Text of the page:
In less than one hour Paul Maritz, the VMware CEO, will be on stage to start the VMworld 2009.
This year there are 12,500 attendees, slightly less than last year, but definitively an amazing result considering the economic conditions.
A number of demos are highly expected from the audience. One for sure is the software implementation of the PCoIP remote protocol that VMware is developing with Teradici.
Another is the client hypervisor that will compete with the Citrix Xen Client expected later this year.
Tod Nielsen is on stage.
Nielsen is one of the first Microsoft veteran that joined VMware this year as the new COO.
Every single move, word, joke or smile he has on stage is 100% Microsoft style, which neatly breaks with the usual style of VMware keynotes.
Nielsen’s introduction is about the Fortune 1000 customers that are not using VMware technologies, only 30, and about the company’s goal: energize and save.
Paul Maritz is on stage.
This is the second VMworld keynote for the former Microsoft executive who replaced the VMware founder and CEO Diane Greene in July 2008.
His first keynote last September was entirely dedicated to the new focus that the company has on cloud computing. We’ll see if this year the message will be exactly the same.
Maritz starts on the key issues of the IT industry today: complexity, inefficiency and inflexibility.
Only 5% of the IT budgets are spent on infrastructure investments.
The current data center have all these issues but are well understood. The demand to solve these issues will drive the adoption of cloud computing technologies, where hardware virtualization is the mandatory building block.
So the vision then is to move from the “simple” server consolidation to an internal/external cloud architecture to the mythical world of autonomic computing.
Interestingly, this year Maritz uses the term software mainframe multiple times when he talks about automating the data center.
Maritz says that vSphere 4.0 is really able now to deliver mainframe performance and mentions the record performance that VMware announced a few months ago (more than 350,000 IOPS from a single server).
The VMware software mainframe will be built on top of the hypervisor using a number of vCenter new modules that the company already announced in January and that has partially released so far: AppSpeed, CapacityIQ, ChargeBack, ConfigControl, Orchestrator, etc.
But Maritz wants to remark that VMware continues to keep the platform open for the interoperability: IBM is on stage and shows how System Director interacts with vCenter in measuring the power consumption of multiple virtual machines running on a blade, through the IBM power meter and the VMware vCenter APIs.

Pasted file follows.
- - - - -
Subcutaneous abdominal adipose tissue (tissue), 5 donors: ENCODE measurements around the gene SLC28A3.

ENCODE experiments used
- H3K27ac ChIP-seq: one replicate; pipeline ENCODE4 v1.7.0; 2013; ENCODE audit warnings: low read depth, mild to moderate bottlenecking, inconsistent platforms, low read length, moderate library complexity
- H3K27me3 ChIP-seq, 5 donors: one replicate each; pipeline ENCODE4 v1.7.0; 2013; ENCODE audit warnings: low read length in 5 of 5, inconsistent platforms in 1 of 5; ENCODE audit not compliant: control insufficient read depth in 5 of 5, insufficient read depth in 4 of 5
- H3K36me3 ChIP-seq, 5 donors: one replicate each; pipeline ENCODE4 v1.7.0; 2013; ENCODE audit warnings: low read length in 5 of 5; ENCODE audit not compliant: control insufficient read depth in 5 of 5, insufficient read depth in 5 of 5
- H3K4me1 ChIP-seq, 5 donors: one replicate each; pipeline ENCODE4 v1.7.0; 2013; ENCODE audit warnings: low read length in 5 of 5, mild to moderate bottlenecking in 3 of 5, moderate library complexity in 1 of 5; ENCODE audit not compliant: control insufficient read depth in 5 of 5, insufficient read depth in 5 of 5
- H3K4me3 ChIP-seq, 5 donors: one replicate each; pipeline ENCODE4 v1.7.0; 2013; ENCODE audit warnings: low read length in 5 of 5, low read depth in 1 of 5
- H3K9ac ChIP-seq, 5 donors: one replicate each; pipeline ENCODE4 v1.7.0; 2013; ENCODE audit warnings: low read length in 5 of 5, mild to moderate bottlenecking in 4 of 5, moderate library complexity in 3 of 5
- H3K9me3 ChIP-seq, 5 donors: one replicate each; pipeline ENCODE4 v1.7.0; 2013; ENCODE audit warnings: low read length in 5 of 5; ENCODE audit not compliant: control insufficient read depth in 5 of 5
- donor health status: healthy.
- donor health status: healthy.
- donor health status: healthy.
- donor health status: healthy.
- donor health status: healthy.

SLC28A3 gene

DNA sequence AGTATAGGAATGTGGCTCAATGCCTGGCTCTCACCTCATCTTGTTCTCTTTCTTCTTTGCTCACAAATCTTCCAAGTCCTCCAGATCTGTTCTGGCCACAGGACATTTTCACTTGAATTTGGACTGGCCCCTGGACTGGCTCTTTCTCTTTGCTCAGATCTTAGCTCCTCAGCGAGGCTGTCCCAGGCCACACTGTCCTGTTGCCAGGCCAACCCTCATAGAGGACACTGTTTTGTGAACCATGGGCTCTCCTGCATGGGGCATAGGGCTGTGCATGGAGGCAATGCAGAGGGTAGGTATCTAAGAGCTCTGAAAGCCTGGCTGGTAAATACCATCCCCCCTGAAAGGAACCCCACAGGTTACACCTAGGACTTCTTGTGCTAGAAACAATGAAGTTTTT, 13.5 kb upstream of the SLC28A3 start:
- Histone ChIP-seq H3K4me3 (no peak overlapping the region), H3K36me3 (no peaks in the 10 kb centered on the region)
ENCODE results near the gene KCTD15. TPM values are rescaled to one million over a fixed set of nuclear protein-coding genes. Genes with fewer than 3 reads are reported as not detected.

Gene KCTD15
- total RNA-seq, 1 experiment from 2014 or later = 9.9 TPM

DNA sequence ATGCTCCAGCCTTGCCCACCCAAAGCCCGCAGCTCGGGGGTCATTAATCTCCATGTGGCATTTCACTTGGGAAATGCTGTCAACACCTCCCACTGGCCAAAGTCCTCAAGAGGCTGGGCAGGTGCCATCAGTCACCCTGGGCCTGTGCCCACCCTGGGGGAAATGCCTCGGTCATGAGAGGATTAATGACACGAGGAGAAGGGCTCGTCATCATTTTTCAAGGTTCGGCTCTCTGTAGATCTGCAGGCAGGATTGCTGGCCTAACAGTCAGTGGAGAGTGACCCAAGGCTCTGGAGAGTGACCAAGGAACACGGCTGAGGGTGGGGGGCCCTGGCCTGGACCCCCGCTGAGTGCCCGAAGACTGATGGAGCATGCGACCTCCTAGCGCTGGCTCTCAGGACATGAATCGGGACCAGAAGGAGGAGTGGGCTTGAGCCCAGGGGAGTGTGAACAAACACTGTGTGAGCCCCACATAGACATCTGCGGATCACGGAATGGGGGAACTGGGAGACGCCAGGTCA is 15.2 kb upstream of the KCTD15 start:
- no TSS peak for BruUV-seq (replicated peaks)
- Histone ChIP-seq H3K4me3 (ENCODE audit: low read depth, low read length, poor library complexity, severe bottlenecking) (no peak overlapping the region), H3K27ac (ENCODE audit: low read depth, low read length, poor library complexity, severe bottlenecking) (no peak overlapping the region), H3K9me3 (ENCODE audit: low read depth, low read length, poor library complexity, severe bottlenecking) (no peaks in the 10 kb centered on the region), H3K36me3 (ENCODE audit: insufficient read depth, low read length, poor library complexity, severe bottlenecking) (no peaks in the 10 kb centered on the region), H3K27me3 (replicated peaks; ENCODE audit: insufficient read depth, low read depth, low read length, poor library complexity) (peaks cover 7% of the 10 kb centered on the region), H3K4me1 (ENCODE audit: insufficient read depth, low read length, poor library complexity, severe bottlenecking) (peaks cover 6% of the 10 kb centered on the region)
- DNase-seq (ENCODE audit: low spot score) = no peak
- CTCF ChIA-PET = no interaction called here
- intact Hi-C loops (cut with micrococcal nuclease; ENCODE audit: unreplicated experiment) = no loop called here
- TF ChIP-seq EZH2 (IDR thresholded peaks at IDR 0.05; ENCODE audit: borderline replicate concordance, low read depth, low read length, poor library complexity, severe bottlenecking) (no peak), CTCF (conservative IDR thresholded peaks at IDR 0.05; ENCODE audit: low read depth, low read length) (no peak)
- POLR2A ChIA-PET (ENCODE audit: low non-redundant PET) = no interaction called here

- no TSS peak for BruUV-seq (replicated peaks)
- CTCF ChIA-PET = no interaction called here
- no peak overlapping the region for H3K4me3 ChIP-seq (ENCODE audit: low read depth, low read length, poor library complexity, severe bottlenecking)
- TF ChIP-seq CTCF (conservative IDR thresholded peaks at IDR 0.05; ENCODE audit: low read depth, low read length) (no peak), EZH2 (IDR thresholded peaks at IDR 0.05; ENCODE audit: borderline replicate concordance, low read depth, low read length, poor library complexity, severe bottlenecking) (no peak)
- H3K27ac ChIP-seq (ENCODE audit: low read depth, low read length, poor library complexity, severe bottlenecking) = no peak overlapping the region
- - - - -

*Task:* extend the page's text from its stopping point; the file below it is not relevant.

Maritz briefly mentions a key new concept: the service catalog. More on this probably tomorrow in the Stephen Herrod keynote.
Now Maritz moves back to the cloud computing and introduces the expected new initiative called vCloud Express.
Over 1000 service providers already joined the vCloud initiative but starting today new partners can use the vCloud Express to further accelerate the adoption of clouds.
A VMware partner exposes its VMware-powered cloud infrastructure through a vCloud Express portal.
The customer connects to the portal, sign up (by submitting financial details for payment) and then goes into a self-service portal where it can immediately customize and provision virtual machines and virtual networks in the partner cloud.
Maritz now shifts the focus on desktop virtualization and View.
HP is on stage and introduces its virtual desktop reference architecture featuring LeftHand Networks storage.
HP also shows a new product called Insight Control for VMware View, which offers integration with the HP Onboard Administrator interface, power management control and other features.
Finally Maritz talks about the PCoIP protocol.
Telus Communications, a VMware customer, is called on stage to show a demo of VMware View 4.0 and the software implementation of PCoIP.
A PowerPoint presentation about Telus with some transition effects is launched from a virtual desktop. Nothing more than some fading effects, but smooth enough to not compromise the user experience.
The presentation also includes a small video that runs smoothly as well, but it’s not clear if its an animated GIF, a Flash clip or a fully-featured video.
Despite the strategic value of PCoIP and the effort that VMware has put so far in developing it, Maritz doesn’t spend any more time on it and moves on to discuss the SpringSource acquisition.
Hopefully the tomorrow’s keynote will show something more concrete.
Maritz explains that most of the enterprise Java applications are developed with the Spring framework.
VMware will continue to support the Oracle and IBM application servers side by side with the SpringSource application server.
Maritz states that the acquisition of SpringSource will accelerate the development of new applications that are more cloud-oriented and calls the SpringSource CEO on stage.
A notable number of people in the audience leaves the room. This is because VMware has failed so far to explain in a clear way what will exactly do with the Sprint framework and the Hyperic management layer.
The demo is showing something more adapt to an audience of developers than for the typical virtual infrastructure administrator that attends VMworld.
This last intervention closes the Day 1 Keynote. Within one hour there’s another, closed-doors keynote from Paul Maritz entirely dedicated to cloud computing.
virtualization.info will cover that one as well. Stay tuned!